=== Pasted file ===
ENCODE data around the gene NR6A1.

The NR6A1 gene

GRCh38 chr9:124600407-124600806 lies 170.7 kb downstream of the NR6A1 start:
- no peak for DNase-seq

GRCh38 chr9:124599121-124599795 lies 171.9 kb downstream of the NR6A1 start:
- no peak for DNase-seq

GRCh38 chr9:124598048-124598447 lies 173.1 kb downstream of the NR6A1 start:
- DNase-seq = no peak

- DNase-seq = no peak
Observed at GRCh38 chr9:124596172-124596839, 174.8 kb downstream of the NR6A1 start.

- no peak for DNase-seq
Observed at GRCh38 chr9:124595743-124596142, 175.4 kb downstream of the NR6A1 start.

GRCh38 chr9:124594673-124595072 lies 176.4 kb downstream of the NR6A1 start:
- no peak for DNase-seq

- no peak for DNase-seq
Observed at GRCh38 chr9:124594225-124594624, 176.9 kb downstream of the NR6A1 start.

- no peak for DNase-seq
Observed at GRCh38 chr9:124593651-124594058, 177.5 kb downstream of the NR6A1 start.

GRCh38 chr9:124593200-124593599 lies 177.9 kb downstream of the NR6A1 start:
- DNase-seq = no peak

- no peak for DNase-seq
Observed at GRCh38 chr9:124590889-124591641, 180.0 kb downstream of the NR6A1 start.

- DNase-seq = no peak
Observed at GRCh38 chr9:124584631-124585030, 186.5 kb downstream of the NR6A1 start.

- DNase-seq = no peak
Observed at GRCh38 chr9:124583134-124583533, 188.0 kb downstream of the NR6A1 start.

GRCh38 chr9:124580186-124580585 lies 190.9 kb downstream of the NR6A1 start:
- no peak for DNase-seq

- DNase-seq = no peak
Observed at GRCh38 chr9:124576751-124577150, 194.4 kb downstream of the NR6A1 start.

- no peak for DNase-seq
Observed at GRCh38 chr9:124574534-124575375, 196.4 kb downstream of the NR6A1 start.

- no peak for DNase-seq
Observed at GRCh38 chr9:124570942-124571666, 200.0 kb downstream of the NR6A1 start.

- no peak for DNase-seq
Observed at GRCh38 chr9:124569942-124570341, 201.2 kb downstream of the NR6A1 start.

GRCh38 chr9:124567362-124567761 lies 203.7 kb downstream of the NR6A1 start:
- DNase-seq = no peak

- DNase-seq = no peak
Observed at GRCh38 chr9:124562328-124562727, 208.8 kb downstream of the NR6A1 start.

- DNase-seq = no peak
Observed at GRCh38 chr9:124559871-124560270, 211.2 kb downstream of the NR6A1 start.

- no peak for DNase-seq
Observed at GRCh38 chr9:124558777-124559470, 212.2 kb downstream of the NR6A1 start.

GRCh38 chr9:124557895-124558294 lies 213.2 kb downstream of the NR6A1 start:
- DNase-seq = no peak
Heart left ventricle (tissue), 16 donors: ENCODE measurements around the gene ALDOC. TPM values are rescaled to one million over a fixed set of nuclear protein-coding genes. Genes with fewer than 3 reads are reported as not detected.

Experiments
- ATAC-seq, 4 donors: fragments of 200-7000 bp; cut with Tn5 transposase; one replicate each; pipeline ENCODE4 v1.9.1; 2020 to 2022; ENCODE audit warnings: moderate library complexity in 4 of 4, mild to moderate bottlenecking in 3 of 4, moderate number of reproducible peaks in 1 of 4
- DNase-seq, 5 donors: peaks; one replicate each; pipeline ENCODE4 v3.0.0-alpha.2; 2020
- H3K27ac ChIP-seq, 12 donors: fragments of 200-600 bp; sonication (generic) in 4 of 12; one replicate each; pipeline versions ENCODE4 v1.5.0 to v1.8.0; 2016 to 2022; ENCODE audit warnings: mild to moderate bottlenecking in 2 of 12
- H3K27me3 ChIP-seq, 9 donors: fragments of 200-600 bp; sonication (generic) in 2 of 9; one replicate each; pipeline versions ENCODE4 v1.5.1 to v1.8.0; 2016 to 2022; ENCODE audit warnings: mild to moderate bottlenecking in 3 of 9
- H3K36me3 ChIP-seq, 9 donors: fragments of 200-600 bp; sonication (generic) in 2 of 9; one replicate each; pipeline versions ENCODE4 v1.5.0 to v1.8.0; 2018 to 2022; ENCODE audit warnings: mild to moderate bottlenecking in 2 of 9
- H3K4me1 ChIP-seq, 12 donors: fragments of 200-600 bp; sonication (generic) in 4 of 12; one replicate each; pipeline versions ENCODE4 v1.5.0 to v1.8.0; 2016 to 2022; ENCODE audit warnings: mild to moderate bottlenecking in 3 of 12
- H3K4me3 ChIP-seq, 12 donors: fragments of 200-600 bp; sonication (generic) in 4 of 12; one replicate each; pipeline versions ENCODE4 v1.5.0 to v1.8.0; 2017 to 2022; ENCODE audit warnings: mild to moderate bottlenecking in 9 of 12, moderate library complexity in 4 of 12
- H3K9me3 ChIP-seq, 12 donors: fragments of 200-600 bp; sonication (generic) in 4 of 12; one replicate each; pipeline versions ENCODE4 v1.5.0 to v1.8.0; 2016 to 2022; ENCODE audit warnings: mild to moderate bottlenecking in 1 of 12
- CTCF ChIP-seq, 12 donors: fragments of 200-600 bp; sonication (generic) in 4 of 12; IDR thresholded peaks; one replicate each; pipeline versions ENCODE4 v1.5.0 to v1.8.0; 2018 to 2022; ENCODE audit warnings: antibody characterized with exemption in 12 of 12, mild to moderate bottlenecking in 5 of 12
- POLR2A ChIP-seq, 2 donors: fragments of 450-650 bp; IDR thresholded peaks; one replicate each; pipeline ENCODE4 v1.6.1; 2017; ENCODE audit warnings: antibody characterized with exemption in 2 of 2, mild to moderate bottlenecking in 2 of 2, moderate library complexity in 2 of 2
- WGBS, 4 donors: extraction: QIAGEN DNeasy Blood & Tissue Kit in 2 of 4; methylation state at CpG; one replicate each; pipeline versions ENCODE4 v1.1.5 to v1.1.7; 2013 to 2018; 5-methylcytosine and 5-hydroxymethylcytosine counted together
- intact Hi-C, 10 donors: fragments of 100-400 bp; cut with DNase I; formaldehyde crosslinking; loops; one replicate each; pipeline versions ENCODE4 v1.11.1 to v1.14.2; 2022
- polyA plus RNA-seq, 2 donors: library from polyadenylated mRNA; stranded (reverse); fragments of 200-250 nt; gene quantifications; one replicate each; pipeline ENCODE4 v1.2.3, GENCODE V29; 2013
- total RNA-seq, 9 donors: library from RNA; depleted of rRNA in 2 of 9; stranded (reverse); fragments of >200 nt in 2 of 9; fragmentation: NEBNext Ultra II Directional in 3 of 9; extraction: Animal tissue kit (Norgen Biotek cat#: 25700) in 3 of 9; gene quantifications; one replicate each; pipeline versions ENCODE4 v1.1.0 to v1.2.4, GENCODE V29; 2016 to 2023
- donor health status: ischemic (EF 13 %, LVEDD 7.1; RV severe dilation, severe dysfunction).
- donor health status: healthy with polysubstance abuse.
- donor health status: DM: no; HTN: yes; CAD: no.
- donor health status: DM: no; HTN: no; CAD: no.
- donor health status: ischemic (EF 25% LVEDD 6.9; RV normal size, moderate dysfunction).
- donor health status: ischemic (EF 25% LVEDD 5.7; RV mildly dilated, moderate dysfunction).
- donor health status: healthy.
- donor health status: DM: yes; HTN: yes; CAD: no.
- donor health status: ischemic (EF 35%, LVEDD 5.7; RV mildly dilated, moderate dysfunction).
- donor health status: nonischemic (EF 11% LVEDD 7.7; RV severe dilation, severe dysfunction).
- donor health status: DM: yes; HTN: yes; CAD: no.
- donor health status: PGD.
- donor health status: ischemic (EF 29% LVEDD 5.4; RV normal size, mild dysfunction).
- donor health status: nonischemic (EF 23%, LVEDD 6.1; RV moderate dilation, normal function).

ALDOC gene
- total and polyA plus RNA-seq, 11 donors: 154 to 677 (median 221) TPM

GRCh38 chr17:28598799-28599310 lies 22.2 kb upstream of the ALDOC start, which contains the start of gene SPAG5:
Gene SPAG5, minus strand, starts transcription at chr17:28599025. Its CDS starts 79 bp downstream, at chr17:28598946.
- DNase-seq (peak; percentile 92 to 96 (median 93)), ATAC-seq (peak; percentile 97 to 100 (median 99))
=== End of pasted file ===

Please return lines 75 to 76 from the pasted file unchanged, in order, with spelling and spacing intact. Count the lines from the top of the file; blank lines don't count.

- donor health status: ischemic (EF 29% LVEDD 5.4; RV normal size, mild dysfunction).
- donor health status: nonischemic (EF 23%, LVEDD 6.1; RV moderate dilation, normal function).